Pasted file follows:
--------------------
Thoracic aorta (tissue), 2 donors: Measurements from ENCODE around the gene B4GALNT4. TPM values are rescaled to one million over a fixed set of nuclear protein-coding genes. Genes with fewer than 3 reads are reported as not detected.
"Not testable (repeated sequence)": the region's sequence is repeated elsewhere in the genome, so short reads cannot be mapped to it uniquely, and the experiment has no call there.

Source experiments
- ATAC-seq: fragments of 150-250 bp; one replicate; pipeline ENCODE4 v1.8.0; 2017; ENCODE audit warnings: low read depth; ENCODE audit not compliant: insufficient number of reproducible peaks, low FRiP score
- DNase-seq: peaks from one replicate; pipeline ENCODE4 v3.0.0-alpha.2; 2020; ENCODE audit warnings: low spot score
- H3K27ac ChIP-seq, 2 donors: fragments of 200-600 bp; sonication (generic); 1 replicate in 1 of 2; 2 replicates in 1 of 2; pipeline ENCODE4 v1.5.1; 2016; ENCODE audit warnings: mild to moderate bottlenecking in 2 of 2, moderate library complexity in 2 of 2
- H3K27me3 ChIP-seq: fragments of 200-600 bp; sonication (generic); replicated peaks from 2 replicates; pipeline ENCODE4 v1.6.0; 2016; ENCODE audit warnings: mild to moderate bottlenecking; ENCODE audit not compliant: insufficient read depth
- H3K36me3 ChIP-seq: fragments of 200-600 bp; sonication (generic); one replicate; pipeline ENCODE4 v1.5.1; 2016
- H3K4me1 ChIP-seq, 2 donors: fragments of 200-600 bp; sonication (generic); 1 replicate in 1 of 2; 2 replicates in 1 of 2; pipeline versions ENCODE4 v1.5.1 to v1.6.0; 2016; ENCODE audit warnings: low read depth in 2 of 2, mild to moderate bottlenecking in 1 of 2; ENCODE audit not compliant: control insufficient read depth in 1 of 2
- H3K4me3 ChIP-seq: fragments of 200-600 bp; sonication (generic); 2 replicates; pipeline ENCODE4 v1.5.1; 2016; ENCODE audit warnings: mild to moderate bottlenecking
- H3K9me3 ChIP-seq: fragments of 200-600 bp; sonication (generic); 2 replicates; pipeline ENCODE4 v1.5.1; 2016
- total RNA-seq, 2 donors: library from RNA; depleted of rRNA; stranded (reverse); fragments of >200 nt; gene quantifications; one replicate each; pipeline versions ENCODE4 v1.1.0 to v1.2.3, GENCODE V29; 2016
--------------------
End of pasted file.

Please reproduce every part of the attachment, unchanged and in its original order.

Thoracic aorta (tissue), 2 donors: Measurements from ENCODE around the gene B4GALNT4. TPM values are rescaled to one million over a fixed set of nuclear protein-coding genes. Genes with fewer than 3 reads are reported as not detected.
"Not testable (repeated sequence)": the region's sequence is repeated elsewhere in the genome, so short reads cannot be mapped to it uniquely, and the experiment has no call there.

Source experiments
- ATAC-seq: fragments of 150-250 bp; one replicate; pipeline ENCODE4 v1.8.0; 2017; ENCODE audit warnings: low read depth; ENCODE audit not compliant: insufficient number of reproducible peaks, low FRiP score
- DNase-seq: peaks from one replicate; pipeline ENCODE4 v3.0.0-alpha.2; 2020; ENCODE audit warnings: low spot score
- H3K27ac ChIP-seq, 2 donors: fragments of 200-600 bp; sonication (generic); 1 replicate in 1 of 2; 2 replicates in 1 of 2; pipeline ENCODE4 v1.5.1; 2016; ENCODE audit warnings: mild to moderate bottlenecking in 2 of 2, moderate library complexity in 2 of 2
- H3K27me3 ChIP-seq: fragments of 200-600 bp; sonication (generic); replicated peaks from 2 replicates; pipeline ENCODE4 v1.6.0; 2016; ENCODE audit warnings: mild to moderate bottlenecking; ENCODE audit not compliant: insufficient read depth
- H3K36me3 ChIP-seq: fragments of 200-600 bp; sonication (generic); one replicate; pipeline ENCODE4 v1.5.1; 2016
- H3K4me1 ChIP-seq, 2 donors: fragments of 200-600 bp; sonication (generic); 1 replicate in 1 of 2; 2 replicates in 1 of 2; pipeline versions ENCODE4 v1.5.1 to v1.6.0; 2016; ENCODE audit warnings: low read depth in 2 of 2, mild to moderate bottlenecking in 1 of 2; ENCODE audit not compliant: control insufficient read depth in 1 of 2
- H3K4me3 ChIP-seq: fragments of 200-600 bp; sonication (generic); 2 replicates; pipeline ENCODE4 v1.5.1; 2016; ENCODE audit warnings: mild to moderate bottlenecking
- H3K9me3 ChIP-seq: fragments of 200-600 bp; sonication (generic); 2 replicates; pipeline ENCODE4 v1.5.1; 2016
- total RNA-seq, 2 donors: library from RNA; depleted of rRNA; stranded (reverse); fragments of >200 nt; gene quantifications; one replicate each; pipeline versions ENCODE4 v1.1.0 to v1.2.3, GENCODE V29; 2016